Tuesday, Jan. 18, 2011

    Today we went to the Hugo Boss office to meet with Mark Brashear, CEO and President of Hugo Boss Americas. We were able to speak with him about his career path as well as one of his colleagues, Chelsea, about what direction Hugo Boss is going in. Mark Brashear began his career working for Macys, followed by working for Nordstrom. He then branched off to work for Facconable when Nordstrom decided to part with the brand, taking him to work in Paris. Two years ago he came to work for Hugo Boss Americas. Mark was also kind enough to offer some career advice. He emphasized that it is important to recognize that you must take wonderful opportunities that you are presented with and that your main goal must that you desire to achieve can be obtained through all of the experience and the path you take that leads up to it.


    Mark was kind enough to give us a tour of the Hugo Boss Showroom as well as a presentation overview on the company. Chelsea informed us that Hugo Boss has a 96% brand awareness in the United States and that they are greatly focusing on e-commerce. They have recently been very much looking into paying a lot of attention to Facebook, Twitter, and Hugo Boss TV. They are looking to target consumers through these channels in order to be able to keep up with the new trend of using mobile phones, as well as being able to target a wider range of consumers and expose the product.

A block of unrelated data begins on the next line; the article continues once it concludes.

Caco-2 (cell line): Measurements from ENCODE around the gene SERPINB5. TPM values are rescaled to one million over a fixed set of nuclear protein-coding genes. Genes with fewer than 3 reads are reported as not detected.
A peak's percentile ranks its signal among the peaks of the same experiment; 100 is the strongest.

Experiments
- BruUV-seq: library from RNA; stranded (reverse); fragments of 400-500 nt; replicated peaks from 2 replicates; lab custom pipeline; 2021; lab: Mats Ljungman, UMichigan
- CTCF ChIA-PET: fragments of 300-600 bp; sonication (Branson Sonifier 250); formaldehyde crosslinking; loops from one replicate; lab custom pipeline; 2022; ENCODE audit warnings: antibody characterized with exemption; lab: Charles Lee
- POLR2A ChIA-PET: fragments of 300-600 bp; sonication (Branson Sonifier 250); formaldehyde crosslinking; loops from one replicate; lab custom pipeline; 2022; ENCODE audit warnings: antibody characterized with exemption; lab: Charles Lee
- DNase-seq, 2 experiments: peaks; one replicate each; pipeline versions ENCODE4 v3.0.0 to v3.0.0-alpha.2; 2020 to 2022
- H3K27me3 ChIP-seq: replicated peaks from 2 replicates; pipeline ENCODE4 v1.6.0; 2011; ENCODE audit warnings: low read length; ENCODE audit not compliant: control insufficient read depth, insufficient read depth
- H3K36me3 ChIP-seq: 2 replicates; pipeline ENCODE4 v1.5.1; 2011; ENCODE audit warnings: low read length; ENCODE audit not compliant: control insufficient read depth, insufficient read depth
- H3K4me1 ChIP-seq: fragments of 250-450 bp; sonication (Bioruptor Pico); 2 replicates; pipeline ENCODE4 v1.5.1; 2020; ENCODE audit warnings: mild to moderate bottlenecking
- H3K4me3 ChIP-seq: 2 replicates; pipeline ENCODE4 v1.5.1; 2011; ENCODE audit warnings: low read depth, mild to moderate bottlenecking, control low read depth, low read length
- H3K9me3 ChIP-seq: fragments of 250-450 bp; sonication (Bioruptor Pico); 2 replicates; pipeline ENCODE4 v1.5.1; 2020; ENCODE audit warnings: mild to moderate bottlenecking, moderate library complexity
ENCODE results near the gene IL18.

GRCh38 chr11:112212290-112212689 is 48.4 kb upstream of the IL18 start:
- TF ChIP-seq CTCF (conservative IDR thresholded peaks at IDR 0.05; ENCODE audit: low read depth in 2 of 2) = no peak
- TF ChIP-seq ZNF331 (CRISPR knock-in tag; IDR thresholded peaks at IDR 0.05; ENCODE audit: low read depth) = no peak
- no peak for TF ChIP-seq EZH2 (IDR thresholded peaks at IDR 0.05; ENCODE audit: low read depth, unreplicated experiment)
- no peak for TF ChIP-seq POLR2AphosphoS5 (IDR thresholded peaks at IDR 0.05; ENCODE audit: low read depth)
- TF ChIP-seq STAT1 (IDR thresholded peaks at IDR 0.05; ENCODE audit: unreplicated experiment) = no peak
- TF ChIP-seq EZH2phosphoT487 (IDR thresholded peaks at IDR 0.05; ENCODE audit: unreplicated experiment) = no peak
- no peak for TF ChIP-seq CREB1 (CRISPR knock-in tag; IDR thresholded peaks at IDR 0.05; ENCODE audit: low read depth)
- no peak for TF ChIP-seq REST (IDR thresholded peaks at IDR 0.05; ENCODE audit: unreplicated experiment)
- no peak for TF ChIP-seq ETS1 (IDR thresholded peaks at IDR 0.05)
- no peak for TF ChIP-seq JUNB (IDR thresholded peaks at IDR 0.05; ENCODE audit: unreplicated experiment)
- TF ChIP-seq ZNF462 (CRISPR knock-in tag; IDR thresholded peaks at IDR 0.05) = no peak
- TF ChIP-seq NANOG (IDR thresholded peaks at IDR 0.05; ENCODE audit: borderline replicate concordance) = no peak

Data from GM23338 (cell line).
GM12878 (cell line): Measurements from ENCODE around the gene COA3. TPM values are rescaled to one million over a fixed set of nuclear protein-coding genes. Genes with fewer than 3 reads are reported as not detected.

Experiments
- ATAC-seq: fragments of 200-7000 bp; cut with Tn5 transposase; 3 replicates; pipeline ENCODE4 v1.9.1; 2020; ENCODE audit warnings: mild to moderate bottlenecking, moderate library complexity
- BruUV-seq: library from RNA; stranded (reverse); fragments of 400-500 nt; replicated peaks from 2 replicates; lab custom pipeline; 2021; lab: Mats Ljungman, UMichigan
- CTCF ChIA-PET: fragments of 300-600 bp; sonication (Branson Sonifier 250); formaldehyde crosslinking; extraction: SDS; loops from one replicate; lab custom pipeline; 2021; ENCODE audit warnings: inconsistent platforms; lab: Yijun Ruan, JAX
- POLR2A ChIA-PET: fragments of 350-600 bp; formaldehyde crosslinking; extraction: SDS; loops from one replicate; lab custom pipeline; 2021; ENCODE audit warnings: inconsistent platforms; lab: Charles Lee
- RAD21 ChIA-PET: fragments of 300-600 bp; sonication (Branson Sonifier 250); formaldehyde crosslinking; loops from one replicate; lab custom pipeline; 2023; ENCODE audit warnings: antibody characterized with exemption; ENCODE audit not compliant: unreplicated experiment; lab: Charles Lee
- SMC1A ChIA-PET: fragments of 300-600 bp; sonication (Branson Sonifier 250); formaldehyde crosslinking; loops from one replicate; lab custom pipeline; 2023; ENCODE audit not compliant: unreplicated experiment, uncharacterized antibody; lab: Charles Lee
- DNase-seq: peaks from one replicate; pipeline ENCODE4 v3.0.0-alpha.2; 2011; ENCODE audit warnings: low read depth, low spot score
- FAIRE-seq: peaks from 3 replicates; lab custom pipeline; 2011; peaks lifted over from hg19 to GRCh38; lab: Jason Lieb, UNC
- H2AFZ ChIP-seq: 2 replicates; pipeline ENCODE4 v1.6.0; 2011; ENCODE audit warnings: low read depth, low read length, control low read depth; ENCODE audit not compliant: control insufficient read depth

There are several different lines that they manufacture, including Boss Black, Boss Selection, Boss Orange, Boss Green, and Hugo by Hugo Boss. As we walked around the showroom we were able to see pieces from these collections. Hugo Boss is currently preparing for customers to come in and view the new product in the showroom, so we were able to see how they are preparing to display these items in this season's showing, coming up in a few days.


    The Hugo Boss office was AMAZING. It looks right over the Hudson River, and Mark said that he actually saw the plane when it crashed into the river. It was right after he had moved into the new office. You can see the Statue of Liberty from the other side of his office, and the showroom, though always changing, is also amazing. Mark is SUCH a nice man and is part of our Advisory Board. If you ever get the opportunity to meet him, don't hesitate to take it.